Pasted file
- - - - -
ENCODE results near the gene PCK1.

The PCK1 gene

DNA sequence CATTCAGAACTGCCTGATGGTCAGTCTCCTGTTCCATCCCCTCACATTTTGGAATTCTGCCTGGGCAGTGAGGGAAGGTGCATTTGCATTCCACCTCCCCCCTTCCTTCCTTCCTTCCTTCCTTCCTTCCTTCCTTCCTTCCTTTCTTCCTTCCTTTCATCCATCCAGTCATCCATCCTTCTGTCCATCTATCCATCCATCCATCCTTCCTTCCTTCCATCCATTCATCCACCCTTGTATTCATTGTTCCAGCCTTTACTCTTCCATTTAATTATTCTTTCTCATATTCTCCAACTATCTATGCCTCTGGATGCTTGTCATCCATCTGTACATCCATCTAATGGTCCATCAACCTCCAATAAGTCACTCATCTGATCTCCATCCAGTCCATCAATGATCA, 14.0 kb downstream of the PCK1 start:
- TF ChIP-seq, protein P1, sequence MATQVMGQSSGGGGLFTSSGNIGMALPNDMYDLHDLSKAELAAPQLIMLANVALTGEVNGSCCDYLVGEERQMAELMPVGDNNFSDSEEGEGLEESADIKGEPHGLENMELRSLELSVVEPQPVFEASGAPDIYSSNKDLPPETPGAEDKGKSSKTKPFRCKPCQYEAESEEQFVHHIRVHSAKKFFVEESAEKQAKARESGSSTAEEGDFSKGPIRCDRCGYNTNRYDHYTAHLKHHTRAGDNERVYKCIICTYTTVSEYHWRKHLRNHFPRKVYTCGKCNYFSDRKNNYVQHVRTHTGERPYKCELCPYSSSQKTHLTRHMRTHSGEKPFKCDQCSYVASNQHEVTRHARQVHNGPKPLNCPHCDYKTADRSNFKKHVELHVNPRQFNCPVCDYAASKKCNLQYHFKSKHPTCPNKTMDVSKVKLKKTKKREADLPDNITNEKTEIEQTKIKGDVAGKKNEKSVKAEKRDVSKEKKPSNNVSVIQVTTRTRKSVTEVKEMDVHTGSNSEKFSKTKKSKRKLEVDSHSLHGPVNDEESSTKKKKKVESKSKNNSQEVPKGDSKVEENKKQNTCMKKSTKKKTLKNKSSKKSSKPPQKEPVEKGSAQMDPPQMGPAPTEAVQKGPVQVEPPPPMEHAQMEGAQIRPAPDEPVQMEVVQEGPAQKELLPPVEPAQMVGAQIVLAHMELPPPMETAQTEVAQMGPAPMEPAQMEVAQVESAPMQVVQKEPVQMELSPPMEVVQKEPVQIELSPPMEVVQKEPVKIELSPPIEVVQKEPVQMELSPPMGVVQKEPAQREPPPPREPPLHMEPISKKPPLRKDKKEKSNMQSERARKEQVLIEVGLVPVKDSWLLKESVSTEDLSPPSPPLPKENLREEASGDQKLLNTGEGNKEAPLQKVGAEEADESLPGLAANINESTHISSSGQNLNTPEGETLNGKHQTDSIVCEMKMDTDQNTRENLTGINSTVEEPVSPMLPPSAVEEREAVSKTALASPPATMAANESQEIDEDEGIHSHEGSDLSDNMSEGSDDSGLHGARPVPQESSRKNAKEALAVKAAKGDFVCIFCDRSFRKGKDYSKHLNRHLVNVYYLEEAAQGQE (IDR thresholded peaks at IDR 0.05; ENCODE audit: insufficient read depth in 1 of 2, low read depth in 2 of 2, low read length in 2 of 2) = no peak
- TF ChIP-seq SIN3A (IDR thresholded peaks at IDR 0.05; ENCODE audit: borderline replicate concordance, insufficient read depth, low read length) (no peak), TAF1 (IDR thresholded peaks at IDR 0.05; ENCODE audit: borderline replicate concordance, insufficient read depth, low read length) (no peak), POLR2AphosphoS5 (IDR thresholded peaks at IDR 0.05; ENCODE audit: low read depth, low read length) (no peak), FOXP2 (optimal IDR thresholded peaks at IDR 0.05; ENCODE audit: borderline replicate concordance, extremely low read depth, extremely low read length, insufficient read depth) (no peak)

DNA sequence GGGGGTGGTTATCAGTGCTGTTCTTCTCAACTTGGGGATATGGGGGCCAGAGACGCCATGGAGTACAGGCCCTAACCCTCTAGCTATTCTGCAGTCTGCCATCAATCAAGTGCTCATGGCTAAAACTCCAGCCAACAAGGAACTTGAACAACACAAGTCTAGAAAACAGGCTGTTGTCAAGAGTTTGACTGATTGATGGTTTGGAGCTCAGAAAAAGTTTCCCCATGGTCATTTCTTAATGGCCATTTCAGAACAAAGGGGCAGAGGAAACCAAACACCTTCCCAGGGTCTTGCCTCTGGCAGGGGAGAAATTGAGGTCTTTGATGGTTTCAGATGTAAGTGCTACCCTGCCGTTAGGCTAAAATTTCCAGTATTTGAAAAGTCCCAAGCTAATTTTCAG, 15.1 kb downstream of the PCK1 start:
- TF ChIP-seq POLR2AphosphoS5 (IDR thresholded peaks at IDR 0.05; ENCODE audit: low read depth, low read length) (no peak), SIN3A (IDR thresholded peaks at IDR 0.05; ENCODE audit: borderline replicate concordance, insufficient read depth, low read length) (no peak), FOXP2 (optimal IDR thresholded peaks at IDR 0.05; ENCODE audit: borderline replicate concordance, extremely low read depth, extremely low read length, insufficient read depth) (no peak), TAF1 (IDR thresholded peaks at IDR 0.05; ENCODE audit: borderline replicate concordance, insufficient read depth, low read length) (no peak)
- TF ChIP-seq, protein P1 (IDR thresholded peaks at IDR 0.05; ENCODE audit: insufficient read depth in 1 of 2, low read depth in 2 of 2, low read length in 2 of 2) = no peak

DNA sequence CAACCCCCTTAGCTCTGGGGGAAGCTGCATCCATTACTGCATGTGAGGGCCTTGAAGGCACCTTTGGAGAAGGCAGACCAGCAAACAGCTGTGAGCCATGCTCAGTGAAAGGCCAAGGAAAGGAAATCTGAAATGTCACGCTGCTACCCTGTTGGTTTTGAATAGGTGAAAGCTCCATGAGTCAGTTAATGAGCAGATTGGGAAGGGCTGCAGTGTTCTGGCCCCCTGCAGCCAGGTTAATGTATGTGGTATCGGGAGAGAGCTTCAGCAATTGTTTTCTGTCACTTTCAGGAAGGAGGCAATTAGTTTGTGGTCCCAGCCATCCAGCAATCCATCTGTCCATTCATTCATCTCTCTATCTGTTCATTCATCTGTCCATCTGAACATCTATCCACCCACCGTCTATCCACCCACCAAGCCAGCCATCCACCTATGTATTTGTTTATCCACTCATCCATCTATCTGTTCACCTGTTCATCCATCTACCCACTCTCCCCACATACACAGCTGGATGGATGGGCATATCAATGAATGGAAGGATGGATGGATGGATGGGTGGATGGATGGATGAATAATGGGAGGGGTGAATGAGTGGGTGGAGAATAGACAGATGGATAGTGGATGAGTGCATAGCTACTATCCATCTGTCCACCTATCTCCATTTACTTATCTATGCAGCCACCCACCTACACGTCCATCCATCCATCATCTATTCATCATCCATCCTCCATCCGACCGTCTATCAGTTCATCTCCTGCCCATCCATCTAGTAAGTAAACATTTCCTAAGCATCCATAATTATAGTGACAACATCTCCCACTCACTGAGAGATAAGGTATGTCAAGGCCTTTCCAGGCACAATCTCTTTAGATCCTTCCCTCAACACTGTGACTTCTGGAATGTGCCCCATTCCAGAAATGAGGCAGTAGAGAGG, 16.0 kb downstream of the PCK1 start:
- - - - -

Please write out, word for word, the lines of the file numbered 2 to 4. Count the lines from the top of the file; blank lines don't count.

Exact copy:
The PCK1 gene

DNA sequence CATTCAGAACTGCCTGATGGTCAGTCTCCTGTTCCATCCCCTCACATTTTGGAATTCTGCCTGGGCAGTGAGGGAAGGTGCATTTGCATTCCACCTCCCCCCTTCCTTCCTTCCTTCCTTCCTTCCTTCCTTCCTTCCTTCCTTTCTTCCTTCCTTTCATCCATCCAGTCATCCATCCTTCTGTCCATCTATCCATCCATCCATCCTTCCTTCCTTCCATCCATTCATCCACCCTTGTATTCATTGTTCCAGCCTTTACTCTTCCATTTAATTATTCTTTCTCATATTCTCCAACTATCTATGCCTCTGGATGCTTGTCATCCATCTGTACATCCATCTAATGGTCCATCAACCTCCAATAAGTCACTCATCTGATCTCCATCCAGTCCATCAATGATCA, 14.0 kb downstream of the PCK1 start:
- TF ChIP-seq, protein P1, sequence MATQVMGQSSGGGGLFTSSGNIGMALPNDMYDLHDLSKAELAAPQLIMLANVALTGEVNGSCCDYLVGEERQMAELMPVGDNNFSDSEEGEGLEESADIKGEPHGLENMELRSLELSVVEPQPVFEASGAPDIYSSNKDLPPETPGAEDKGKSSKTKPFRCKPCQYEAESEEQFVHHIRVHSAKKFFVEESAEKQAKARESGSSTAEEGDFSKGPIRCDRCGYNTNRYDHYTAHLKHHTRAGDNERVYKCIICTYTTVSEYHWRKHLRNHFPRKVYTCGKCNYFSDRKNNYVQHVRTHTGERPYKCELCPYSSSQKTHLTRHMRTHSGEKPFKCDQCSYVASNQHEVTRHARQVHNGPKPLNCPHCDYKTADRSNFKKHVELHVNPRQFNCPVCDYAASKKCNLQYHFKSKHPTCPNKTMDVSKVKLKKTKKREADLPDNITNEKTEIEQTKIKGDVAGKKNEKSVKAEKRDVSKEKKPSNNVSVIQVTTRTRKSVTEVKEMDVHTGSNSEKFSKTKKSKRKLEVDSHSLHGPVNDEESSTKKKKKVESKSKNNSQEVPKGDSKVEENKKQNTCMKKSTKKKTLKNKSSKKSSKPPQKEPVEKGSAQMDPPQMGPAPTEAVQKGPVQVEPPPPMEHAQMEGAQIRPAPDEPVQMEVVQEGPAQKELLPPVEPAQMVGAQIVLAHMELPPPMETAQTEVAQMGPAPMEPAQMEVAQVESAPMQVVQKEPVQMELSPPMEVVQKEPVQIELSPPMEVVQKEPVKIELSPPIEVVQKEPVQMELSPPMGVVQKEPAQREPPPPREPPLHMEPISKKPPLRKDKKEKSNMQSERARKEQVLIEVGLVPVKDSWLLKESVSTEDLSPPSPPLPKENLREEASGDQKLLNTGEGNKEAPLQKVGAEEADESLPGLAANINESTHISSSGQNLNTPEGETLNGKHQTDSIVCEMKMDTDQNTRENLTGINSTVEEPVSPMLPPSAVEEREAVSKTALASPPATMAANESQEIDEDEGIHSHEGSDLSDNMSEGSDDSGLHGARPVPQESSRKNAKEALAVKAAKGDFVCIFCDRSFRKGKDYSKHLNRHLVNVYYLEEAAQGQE (IDR thresholded peaks at IDR 0.05; ENCODE audit: insufficient read depth in 1 of 2, low read depth in 2 of 2, low read length in 2 of 2) = no peak